What more can I read about the Acura TLX?
Our first drive review of the new TLX, including more in-depth information about its engineering and design.
We find out how much fits in the TLX’s 13.5-cubic-foot trunk.
What features are available and what’s the price?
Pricing for the 2021 TLX starts at $38,525, including the $1,025 destination charge. There are then three “packages,” but for all intents and purposes, they are akin to the trim levels offered by other car makers. It’s not like you can mix and match them, nor are there additional options beyond SH-AWD, which can be added to any of them for $2,000.
Standard features are ample for the price point, with highlights including a full suite of driver assistance tech (see Safety section for details), LED headlights, a sunroof, proximity entry and push-button start, heated front seats, leatherette upholstery, active noise cancellation, real aluminum trim, the 10.2-inch infotainment display and “True Touchpad Interface,” Apple CarPlay and Android Auto, in-car Wi-Fi, satellite and HD radio, two USB ports and a 10-speaker sound system.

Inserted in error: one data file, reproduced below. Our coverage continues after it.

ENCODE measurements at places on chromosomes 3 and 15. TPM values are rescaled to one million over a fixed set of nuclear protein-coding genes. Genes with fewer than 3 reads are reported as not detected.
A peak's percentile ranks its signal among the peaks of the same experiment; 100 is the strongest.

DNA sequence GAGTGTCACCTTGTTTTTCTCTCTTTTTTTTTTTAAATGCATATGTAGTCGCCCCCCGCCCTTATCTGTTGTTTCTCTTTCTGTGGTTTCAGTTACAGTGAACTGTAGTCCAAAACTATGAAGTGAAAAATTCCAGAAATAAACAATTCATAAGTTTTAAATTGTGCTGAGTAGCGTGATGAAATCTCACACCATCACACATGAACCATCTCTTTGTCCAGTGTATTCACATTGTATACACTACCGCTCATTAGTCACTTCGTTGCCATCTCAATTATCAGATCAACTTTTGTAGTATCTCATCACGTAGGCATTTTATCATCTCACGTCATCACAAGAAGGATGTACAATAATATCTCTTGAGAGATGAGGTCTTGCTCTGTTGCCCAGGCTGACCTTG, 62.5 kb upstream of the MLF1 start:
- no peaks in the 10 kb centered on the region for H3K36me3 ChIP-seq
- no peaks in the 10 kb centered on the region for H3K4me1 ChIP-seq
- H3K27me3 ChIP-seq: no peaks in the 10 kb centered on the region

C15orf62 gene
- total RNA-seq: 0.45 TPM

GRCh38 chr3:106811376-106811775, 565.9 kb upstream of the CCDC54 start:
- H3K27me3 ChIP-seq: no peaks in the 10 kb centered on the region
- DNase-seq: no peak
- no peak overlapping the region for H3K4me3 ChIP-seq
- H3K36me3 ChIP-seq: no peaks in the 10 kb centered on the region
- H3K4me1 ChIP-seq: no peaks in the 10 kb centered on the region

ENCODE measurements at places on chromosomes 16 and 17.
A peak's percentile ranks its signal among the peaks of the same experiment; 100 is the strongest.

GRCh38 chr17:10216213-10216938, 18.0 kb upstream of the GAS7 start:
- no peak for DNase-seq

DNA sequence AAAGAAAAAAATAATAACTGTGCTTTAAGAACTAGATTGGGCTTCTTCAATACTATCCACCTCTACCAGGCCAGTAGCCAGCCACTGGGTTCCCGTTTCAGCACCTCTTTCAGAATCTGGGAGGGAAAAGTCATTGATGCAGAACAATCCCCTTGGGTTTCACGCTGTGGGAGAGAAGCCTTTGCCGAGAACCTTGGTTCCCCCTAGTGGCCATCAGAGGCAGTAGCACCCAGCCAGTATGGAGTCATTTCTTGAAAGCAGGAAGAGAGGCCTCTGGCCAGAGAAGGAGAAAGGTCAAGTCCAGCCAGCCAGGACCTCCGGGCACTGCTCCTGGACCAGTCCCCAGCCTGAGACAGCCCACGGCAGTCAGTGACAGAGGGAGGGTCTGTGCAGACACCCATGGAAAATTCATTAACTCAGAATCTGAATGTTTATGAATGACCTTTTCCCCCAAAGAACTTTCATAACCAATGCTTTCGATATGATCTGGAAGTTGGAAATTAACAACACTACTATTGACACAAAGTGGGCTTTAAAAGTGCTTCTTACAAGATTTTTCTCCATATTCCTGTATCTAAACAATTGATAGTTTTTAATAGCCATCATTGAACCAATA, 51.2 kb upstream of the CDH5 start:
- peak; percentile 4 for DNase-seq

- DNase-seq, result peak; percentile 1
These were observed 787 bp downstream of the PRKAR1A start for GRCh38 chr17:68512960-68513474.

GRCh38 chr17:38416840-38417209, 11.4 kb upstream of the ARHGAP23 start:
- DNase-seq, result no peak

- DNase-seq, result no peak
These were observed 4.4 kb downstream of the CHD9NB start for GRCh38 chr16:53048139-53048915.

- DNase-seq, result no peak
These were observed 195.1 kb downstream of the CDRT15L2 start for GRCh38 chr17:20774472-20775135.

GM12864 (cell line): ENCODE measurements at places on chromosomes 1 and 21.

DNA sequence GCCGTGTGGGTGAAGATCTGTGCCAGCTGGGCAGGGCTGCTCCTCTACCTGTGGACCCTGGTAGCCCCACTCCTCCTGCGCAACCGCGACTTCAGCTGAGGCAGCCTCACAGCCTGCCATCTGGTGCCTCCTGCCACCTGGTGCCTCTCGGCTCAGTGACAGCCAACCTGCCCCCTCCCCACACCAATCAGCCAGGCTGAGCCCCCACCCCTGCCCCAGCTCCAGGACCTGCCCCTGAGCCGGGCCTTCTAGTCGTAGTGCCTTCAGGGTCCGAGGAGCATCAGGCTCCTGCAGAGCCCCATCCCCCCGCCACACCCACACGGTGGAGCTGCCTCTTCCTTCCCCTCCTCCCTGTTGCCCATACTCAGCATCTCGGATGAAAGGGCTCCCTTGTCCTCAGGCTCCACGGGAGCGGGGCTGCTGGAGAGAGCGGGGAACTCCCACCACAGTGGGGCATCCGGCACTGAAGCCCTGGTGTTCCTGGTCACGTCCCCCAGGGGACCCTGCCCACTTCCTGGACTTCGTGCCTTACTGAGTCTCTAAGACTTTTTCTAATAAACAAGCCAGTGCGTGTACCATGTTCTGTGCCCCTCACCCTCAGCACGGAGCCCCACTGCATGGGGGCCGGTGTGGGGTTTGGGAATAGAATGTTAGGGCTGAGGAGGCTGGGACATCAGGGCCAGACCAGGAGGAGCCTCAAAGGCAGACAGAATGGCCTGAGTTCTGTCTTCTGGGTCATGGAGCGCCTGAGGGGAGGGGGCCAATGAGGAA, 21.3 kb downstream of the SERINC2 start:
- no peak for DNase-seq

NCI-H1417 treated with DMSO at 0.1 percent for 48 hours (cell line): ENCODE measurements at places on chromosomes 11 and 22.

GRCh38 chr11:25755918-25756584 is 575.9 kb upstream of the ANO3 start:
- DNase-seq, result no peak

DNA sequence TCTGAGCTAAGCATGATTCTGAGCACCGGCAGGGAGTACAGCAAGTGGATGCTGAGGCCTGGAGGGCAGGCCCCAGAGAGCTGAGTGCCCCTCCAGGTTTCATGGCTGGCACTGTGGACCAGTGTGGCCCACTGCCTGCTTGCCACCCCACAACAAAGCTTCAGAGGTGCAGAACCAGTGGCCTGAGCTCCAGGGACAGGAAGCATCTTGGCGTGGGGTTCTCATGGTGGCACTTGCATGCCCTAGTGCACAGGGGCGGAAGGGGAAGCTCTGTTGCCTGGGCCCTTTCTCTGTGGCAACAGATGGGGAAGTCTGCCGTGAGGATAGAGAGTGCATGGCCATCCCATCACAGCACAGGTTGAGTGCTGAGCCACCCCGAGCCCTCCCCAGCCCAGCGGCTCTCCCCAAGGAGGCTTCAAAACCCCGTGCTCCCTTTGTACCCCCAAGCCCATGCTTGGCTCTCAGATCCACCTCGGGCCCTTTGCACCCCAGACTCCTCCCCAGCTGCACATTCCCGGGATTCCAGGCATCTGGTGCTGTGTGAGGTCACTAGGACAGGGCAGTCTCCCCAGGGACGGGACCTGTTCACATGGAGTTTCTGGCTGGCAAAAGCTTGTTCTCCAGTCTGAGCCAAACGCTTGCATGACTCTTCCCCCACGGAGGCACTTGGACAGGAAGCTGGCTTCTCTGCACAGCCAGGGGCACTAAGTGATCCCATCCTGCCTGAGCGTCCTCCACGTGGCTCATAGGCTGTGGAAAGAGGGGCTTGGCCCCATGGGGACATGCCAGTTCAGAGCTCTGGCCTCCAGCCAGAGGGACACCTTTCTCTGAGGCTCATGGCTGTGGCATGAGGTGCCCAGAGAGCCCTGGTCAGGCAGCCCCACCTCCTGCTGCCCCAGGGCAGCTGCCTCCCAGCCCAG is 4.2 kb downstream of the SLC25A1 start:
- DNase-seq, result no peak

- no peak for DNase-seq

All of the packages thereafter add blind-spot and rear cross-traffic warning, parking sensors, integrated navigation, an upgraded Panasonic/ELS sound system (be it 13 speakers with the Technology package or 17 with the others), GPS-linked climate control, leather upholstery and ambient lighting. With the exception of its foglights and ventilated front seats that are shared with the Advance package, the A-Spec largely adds unique, sportier appearance upgrades. The Advance additions include the adaptive suspension, a head-up display, extra driver’s seat adjustments, heated rear seats and steering wheel and real wood trim.
Technology Package: $42,525
A-Spec Package: $45,325
Advance Package: $47,325
What are its safety features?
Every TLX includes forward collision warning, automatic emergency braking, lane-departure warning, lane-keeping assist, and adaptive cruise control with low-speed follow capability. Blind-spot and rear cross-traffic warning are included on all but the base car.
The TLX had not been crash tested by a third party at the time of this writing.
Published at Thu, 03 Dec 2020 14:00:00 +0000